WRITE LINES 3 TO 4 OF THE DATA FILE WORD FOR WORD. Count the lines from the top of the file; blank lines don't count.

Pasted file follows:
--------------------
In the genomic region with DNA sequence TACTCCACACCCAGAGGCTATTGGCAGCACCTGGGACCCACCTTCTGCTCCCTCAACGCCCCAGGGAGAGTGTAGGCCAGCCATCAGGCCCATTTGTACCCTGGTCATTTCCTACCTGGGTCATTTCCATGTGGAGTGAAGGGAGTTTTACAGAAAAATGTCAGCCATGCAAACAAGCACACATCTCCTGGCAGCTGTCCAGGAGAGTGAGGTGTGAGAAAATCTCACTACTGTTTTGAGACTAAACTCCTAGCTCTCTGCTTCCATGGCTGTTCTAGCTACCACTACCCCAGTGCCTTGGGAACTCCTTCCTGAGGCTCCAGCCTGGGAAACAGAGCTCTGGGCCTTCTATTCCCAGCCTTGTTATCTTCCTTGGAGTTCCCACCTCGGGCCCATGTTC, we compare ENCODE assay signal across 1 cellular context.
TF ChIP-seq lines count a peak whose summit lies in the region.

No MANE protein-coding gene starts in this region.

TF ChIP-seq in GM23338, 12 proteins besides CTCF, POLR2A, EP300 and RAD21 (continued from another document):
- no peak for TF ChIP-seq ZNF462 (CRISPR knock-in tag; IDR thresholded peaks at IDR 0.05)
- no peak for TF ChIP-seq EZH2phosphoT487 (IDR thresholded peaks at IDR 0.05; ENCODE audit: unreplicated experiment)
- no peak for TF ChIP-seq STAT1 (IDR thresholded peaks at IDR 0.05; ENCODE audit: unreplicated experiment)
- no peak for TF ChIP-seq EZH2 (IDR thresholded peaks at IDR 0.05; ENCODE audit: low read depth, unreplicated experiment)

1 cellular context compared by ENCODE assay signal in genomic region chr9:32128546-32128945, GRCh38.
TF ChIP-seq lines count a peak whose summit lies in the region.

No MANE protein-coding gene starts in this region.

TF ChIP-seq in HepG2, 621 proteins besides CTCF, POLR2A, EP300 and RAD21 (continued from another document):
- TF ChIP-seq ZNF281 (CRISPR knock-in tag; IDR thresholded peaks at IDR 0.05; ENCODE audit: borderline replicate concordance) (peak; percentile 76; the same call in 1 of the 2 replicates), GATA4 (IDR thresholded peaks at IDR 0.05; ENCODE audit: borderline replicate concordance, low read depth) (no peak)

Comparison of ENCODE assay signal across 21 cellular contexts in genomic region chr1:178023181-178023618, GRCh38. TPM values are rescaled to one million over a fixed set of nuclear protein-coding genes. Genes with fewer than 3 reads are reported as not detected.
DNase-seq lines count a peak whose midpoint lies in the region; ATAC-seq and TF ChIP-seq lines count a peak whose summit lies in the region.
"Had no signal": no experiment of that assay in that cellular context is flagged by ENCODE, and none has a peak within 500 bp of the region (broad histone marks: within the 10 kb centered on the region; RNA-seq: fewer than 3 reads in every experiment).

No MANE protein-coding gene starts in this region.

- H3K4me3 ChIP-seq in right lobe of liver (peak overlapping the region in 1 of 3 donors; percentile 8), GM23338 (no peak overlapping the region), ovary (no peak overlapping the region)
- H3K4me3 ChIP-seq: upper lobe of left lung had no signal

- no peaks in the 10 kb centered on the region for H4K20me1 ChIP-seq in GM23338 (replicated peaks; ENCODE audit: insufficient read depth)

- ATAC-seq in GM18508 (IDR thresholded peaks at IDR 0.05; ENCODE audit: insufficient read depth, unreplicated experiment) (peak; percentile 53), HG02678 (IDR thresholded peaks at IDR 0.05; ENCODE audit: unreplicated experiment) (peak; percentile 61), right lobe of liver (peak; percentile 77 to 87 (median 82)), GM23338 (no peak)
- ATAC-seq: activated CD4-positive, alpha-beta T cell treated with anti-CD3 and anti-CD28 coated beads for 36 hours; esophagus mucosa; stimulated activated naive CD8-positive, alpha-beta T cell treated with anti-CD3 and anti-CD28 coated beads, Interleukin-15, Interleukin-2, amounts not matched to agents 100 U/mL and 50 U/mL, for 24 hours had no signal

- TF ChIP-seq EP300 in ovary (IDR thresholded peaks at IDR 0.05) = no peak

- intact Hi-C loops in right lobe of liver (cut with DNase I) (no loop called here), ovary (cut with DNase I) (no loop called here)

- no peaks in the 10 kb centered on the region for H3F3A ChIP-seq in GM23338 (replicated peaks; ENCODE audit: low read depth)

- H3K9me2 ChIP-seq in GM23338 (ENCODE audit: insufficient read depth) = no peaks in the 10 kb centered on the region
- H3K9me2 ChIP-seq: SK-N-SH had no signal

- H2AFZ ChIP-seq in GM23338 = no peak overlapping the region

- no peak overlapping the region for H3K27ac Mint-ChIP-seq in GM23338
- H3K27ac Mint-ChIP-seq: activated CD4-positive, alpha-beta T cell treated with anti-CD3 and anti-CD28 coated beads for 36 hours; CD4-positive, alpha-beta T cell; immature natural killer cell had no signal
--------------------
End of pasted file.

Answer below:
No MANE protein-coding gene starts in this region.

TF ChIP-seq in GM23338, 12 proteins besides CTCF, POLR2A, EP300 and RAD21 (continued from another document):